The federal government’s power over local schools has also increased.  President Bush was a champion of the No Child Left Behind Act, which imposed outcome-based education in exchange for federal funding.

The USA PATRIOT Act of 2001 was a result of President Bush’s ongoing “War on Terror.”  Under this legislation, government investigators can more easily eavesdrop on our internet activity, and law-enforcement officers are now in the “domestic intelligence” business.  Precious civil liberties took a backseat to security.

Of course, the Bush measure that will have the most lasting effect is the Emergency Economic Stabilization Act of 2008, which authorizes the secretary of the treasury to spend billions to purchase and manage “troubled assets” from financial institutions.  This is the largest government intervention in the private economy in the history of the United States.  It makes FDR’s New Deal and Truman’s seizure of the steel mills look like small potatoes.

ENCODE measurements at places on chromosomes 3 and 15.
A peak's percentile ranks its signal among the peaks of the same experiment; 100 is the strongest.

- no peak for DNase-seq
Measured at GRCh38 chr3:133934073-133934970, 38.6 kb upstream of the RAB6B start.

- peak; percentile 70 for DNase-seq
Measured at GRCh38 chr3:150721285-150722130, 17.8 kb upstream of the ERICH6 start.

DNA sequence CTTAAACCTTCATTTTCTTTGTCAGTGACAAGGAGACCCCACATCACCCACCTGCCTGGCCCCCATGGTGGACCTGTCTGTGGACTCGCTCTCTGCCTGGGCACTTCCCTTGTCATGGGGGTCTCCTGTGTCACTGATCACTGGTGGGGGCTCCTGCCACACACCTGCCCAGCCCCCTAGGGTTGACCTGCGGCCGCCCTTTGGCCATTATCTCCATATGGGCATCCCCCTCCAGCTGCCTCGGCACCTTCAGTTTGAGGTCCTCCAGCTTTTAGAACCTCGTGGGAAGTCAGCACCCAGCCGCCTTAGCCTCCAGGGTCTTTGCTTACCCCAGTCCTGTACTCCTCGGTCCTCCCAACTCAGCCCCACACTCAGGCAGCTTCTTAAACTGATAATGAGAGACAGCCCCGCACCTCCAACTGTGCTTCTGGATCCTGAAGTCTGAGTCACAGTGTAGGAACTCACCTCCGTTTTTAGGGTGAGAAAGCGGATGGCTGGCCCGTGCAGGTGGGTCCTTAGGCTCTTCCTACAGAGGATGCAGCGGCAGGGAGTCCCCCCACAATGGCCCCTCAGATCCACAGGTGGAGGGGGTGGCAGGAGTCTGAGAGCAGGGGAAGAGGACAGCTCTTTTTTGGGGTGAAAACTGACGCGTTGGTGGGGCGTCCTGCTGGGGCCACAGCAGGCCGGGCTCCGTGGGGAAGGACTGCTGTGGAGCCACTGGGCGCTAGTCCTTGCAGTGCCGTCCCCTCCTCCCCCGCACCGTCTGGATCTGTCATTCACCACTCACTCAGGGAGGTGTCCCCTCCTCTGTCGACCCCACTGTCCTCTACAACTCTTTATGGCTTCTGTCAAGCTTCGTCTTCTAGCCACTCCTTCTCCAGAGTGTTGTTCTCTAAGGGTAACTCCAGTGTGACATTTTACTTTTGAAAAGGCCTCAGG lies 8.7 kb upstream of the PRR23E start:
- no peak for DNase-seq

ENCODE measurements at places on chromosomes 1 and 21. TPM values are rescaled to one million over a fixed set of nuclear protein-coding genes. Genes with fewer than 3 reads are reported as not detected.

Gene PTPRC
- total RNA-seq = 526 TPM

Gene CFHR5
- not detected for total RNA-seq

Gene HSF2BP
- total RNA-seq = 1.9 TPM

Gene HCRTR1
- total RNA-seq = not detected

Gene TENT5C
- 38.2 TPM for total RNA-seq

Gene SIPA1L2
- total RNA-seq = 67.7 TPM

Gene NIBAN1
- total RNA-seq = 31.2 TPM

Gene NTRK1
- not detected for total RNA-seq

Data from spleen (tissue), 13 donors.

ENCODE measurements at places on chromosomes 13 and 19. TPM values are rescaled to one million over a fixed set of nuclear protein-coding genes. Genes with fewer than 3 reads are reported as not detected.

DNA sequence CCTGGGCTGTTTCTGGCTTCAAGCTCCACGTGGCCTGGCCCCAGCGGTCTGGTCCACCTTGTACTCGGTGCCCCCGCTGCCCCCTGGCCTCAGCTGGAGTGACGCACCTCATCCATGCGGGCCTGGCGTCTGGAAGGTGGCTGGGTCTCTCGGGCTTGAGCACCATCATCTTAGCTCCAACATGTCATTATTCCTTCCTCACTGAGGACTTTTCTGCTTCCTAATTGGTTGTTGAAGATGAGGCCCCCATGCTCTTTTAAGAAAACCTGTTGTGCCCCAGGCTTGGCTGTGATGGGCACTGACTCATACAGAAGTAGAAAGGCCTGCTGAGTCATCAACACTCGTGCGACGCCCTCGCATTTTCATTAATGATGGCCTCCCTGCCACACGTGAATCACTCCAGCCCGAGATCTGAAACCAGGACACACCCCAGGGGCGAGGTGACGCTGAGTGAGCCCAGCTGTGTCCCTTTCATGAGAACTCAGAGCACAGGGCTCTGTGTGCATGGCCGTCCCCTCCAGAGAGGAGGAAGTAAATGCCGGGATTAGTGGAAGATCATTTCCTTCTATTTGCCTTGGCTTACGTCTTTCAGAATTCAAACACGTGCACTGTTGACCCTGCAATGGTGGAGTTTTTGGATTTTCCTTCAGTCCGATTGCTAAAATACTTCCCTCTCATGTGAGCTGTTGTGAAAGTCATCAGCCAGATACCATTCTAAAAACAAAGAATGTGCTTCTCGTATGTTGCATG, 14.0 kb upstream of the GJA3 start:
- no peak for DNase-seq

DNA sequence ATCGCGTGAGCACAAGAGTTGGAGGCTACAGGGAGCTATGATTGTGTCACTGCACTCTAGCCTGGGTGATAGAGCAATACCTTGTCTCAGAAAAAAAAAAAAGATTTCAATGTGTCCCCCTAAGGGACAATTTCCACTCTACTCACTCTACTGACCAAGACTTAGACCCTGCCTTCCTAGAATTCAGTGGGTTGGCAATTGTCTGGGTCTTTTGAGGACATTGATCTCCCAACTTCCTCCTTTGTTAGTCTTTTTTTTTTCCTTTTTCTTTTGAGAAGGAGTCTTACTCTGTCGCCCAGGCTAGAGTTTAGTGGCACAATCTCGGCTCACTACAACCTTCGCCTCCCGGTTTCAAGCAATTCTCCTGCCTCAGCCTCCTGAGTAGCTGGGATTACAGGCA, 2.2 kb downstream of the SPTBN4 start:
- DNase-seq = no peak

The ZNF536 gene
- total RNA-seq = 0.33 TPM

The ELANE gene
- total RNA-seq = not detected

While the shaping of the judiciary is one issue a voter should weigh in casting a presidential ballot, it pays to remember that the Supreme Court is not the engine behind American government, nor is it a suitable vehicle to bring about long-term change.  The elected branches of government are the real seats of power and the mechanisms that reshape society.  Conservatives and libertarians who have voted in election after election for left-leaning GOP presidential candidates in hopes of controlling the courts have received a dismal return on their investment.  In so voting, they have turned a blind eye to the massive expansions of federal power and deleterious economic and social policies that GOP candidates and presidents have pushed.

The Obama presidency will be nothing new.  It represents the same opportunity that we’ve had all along, since Republicans haven’t changed the world through the appointment of judges—and were never going to.

This article first appeared in the January 2009 issue of Chronicles: A Magazine of American Culture (Cultural Revolutions).